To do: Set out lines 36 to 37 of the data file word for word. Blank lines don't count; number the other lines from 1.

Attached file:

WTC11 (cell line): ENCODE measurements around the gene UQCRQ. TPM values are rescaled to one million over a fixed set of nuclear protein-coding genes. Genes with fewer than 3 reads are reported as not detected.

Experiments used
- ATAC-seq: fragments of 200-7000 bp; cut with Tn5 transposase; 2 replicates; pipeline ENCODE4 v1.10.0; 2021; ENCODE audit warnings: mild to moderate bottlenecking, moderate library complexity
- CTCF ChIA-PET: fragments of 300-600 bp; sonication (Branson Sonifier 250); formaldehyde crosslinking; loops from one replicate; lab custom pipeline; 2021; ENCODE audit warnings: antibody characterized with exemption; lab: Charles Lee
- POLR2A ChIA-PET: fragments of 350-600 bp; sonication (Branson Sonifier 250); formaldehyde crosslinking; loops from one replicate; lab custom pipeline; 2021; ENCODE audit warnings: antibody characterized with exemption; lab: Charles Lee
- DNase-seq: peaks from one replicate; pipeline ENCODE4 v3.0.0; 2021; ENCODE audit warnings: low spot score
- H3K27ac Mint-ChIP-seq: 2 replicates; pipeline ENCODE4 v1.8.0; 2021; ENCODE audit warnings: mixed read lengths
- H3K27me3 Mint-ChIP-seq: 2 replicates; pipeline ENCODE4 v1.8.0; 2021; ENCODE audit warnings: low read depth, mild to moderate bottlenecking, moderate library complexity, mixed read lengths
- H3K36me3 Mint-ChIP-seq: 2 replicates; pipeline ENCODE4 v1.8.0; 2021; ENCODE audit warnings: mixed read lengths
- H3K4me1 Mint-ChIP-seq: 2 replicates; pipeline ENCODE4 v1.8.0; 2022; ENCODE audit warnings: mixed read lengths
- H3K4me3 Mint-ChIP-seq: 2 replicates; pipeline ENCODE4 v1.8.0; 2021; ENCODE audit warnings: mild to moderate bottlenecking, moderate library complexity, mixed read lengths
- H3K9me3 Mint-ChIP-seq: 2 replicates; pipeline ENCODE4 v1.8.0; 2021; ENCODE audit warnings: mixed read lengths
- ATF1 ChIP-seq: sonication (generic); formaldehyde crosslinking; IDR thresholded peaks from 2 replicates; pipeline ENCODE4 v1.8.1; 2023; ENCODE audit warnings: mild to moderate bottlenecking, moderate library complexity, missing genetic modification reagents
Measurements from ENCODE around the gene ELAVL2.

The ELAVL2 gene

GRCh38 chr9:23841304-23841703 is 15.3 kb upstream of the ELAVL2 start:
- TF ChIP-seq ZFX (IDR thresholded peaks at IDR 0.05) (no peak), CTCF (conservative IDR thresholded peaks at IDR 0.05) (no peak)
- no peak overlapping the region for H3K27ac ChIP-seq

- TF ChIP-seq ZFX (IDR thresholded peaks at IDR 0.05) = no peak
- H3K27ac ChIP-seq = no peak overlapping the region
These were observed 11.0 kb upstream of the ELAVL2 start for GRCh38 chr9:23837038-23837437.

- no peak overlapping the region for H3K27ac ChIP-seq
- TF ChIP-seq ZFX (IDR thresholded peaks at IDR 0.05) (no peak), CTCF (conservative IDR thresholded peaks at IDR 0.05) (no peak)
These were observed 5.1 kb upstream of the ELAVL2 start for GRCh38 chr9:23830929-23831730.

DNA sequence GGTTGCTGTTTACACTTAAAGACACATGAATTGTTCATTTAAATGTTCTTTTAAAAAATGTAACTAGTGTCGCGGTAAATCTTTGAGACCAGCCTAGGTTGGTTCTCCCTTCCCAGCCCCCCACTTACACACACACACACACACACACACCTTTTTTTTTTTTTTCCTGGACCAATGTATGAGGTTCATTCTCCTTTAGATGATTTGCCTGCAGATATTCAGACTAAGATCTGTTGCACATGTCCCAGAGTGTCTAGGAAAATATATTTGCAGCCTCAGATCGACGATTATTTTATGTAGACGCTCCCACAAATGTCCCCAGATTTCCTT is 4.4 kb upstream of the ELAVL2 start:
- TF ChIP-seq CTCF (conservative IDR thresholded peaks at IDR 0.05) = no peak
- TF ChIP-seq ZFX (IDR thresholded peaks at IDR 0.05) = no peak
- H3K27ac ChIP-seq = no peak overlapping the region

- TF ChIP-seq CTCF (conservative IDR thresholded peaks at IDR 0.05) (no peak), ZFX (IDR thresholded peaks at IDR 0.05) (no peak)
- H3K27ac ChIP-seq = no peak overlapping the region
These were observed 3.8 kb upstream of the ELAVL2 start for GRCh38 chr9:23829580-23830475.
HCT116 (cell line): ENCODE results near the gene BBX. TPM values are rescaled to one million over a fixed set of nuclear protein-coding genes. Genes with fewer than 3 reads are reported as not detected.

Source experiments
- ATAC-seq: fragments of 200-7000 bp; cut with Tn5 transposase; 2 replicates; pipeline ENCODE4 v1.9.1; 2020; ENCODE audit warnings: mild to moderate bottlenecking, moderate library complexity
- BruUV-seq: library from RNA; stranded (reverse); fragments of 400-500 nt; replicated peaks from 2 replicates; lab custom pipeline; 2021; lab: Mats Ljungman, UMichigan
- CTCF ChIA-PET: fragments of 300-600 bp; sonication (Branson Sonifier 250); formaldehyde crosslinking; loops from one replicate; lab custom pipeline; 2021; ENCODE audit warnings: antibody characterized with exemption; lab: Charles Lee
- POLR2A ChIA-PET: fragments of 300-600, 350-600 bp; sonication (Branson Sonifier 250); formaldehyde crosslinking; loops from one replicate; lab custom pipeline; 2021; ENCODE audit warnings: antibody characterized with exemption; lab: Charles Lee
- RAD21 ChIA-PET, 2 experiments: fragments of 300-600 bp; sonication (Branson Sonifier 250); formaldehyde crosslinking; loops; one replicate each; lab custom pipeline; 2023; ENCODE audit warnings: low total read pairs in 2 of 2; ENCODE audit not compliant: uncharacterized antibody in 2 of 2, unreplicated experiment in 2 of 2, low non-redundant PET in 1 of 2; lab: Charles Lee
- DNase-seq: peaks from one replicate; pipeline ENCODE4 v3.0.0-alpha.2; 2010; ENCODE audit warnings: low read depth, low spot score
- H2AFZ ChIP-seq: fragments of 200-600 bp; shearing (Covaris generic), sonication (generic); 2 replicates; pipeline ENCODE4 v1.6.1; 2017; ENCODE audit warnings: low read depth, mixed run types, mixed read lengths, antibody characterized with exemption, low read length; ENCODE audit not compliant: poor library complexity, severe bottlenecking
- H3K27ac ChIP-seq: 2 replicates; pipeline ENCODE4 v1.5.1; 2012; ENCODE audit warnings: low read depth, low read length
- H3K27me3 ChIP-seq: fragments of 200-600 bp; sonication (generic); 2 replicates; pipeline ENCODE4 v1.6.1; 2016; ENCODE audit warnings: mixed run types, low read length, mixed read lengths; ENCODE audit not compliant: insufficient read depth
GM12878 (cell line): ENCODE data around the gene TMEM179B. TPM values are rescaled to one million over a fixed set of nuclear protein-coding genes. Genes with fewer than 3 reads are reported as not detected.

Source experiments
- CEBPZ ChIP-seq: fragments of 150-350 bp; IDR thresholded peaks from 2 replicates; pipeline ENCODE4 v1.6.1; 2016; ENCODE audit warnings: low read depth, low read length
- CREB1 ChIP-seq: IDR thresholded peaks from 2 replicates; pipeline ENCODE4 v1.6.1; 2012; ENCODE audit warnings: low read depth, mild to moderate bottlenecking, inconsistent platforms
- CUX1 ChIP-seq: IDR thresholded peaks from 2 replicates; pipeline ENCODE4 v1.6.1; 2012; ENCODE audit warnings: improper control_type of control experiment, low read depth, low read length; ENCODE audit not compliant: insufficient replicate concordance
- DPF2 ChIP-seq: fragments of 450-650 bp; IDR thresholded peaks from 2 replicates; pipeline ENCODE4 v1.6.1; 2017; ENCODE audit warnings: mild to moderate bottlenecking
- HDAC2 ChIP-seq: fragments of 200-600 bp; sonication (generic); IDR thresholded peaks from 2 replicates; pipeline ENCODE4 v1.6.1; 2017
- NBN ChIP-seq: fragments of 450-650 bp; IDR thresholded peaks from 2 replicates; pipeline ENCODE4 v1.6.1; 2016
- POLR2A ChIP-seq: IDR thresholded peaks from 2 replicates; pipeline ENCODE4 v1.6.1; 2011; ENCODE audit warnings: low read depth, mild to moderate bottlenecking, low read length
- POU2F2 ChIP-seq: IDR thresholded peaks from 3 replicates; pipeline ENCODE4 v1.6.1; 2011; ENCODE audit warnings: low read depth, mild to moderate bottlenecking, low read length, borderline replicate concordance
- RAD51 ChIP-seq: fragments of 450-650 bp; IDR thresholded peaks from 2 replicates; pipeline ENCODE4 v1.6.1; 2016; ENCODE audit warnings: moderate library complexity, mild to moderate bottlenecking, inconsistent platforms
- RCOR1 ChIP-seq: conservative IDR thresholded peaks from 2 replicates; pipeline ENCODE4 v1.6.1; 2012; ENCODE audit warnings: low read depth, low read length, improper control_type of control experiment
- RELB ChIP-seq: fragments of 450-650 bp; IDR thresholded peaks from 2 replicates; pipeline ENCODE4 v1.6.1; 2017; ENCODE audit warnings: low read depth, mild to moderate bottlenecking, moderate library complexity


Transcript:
- CTCF ChIA-PET: fragments of 300-600 bp; sonication (Branson Sonifier 250); formaldehyde crosslinking; loops from one replicate; lab custom pipeline; 2021; ENCODE audit warnings: antibody characterized with exemption; lab: Charles Lee
- POLR2A ChIA-PET: fragments of 300-600, 350-600 bp; sonication (Branson Sonifier 250); formaldehyde crosslinking; loops from one replicate; lab custom pipeline; 2021; ENCODE audit warnings: antibody characterized with exemption; lab: Charles Lee